Season Three has marked an improvement in this regard, no question - people are doing more and paying for it longer-term - but not definitively. The flashbacks remain a huge problem, constitutively so: whatever the characters have dealt with in the past, they've had the choice to either (1) learned to deal with it like normal human beings, or (2) hold on to fucked up grudges and fixations because such things are indispensable to the writers. They go back and forth as needed. In theory the crises of Island Living should have trumped all the Daddy Issues/'everyone's a con man' bullshit in the flashbacks, yet the writers keep going to that well. Writing substantive Life Stuff on the island itself is apparently beyond the scope of the show.

Why? God damn it, if these writers actually know what they're doing, three years in why can't they give even half the characters emotional lives and meaningful personal interactions? Even fucking Die Hard managed that!

OK time to rein it in a little. Lads, over to you.

Wally said...

Oh yeah, I'd wanted to say: every scene that's had Locke and Ben interacting has been riveting. Without fail. Those two guys are the show's MVP's, with Elizabeth Mitchell making a strong run at the title as well. Necessary caveat: they're making do with maddening, largely inconsequential material. But earning their acting trophies, no question.

Benaiah said...

I thought it was a very solid episode, with the caveat that the "revelation" was obvious and nothing was a surprise from the very beginning. It was wonderfully acted, and the subplot on the beach is heating up, but I have seen Locke's dad as the original Sawyer bandied about for months around the interweb. At least the show is making the characters more responsive and interactive than in past seasons.

Josh Halloway really elevated his game in this episode. Kate and Sawyer both have demonstrated that they can hold their own with Terry Quinn this season.

Jason Mittell said...

I guess I'm forced to reply now that I'm on stage...

Basically, I agree with Todd on every turn - this was an episode centered on performance, reminding us that Lost may have overall the strongest ensemble cast on network TV. Performers who may have been weaker in s1 have either dramatically improved (Kate, Sawyer) or been given clear limits on what they're asked to do (Charlie, Claire). The one exception is Matthew Fox & his Jackface - arguably the hero is the hardest part to play (see: Adama, Lee), but the episodes that fail most reliably are the ones that require Fox to do the emotional heavy lifting. Nearly every other performance is simply great or better - Locke, Ben, Juliet, Sun, Jin, Hurley, Desmond, Sayid, the late Eko.

I've mentioned this before, but we need to remember how fracking hard & unprecedented it is to churn out so many episodes with such a narrow story focus. Last night was the show's 67th episode in 2 1/2 years, which (to compare) took The Sopranos 7 years to complete! (And I'm not holding The Sopranos up as the ideal of consistent quality here...) The show can be erratic and frustrating in delaying gratification, but for me no other show has been able to pull off such an ambitious project under such constraints & pressures. And thus I do think we'll look back on it as not the artistic equivalent of The Wire, but as ultimately more successful than most of the other network shows of the moment, which I mark as a real achievement.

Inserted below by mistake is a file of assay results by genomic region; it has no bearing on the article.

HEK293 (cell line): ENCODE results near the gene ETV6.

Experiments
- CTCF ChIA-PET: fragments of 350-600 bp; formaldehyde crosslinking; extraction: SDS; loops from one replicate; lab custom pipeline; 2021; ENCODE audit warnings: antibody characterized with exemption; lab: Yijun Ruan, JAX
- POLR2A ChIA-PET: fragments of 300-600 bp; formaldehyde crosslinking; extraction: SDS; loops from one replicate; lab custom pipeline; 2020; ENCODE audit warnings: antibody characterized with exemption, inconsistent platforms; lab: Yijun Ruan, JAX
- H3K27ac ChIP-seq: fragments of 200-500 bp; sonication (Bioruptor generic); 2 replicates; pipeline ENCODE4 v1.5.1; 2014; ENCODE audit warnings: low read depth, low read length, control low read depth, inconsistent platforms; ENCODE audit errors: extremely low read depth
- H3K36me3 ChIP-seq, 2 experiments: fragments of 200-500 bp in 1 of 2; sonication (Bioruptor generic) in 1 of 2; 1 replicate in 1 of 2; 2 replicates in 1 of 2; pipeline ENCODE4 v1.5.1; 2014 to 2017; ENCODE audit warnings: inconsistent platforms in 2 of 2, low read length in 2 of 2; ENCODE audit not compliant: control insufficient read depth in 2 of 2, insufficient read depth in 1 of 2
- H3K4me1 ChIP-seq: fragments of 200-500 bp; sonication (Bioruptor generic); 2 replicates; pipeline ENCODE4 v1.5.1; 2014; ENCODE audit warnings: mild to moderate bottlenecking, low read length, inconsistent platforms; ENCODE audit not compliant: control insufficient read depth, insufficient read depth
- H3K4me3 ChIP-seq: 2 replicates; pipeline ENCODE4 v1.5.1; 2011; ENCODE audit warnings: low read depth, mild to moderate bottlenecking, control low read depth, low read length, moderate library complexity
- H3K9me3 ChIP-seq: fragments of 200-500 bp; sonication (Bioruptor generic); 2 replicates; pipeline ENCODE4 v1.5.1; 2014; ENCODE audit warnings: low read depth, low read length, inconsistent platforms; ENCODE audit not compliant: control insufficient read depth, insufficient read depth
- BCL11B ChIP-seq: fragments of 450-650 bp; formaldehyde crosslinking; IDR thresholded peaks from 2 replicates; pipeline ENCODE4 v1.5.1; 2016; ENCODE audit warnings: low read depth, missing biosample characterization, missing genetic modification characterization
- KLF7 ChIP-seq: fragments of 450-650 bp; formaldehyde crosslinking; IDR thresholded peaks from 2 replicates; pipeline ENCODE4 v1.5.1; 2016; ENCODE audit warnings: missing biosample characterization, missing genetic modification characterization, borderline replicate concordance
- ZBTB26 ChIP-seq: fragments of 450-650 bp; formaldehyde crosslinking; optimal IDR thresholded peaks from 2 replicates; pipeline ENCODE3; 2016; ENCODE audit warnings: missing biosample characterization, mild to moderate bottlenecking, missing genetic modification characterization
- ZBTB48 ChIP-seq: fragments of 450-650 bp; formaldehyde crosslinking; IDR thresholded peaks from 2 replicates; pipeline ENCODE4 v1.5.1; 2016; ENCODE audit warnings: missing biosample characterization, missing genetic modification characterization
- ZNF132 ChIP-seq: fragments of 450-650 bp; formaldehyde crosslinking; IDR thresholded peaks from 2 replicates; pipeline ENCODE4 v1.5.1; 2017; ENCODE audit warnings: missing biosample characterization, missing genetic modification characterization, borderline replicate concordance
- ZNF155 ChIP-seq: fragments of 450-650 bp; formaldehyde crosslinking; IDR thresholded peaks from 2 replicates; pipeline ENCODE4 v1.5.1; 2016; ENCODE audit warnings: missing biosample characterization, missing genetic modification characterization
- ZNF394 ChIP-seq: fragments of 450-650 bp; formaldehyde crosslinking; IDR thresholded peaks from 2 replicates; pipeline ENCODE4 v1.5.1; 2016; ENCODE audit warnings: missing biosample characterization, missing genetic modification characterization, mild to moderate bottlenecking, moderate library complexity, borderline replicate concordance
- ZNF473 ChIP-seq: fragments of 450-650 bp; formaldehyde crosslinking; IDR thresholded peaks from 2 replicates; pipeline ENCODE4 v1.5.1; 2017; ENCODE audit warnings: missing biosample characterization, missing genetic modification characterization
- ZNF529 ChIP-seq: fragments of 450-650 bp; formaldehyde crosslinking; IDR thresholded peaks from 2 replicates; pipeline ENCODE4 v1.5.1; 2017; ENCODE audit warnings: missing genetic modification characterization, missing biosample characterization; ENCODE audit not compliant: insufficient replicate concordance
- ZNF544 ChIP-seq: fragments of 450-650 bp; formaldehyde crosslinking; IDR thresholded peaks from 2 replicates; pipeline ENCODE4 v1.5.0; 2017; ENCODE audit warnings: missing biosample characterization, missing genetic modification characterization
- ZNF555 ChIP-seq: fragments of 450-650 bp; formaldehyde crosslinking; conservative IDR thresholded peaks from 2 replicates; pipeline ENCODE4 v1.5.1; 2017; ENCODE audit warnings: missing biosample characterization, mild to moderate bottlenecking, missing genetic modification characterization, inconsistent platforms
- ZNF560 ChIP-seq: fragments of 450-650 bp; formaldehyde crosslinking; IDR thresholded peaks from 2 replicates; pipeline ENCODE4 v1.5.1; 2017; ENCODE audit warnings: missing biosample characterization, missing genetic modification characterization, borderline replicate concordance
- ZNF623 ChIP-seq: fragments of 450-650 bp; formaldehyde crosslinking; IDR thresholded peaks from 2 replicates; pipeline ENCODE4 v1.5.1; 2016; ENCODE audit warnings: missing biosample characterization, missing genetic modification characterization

See you next week...

Todd VanDerWerff said...


I think that critics tend to excuse more on Lost than, say, Wally would like because we watch so much damn TV. It's fairly obvious the show can't match the best cable dramas (or even Friday Night Lights), but when you hold it up against, say, One Tree Hill, it looks positively genius in comparison.

All I'm saying is that Lost's bad qualities have been so thoroughly dissected (and I'm not saying they're not there) that the good qualities have gotten a bit lost in the shuffle.

Wally said...

Fair enough!

Though I gotta say, I think Jamie Bamber's doing a wonderful job in the role of Lee Adama, and has risen the occasion as he's been given more improbable story-turns to take (his law career being the latest, and weirdest). There's plenty of evidence - starting with the pilot - to suggest that Fox just isn't anywhere near as good an actor as his (weirdly) adoring fans would like him to be. Was Party of Five good? Was he? I never did see it, but that's the only explanation I can come up with for continued charity toward him. He was intermittently interesting when he was going nuts in Season Two but (as I recall) his flashbacks are horrible without exception at this point...

Todd VanDerWerff said...

Gross. I spelled allusion illusion. This is why I should never do this stuff after midnight.

Anyway, the barefoot Sawyer thing could possibly be a Buddhist allusion. The show certainly seems fond of Buddhism.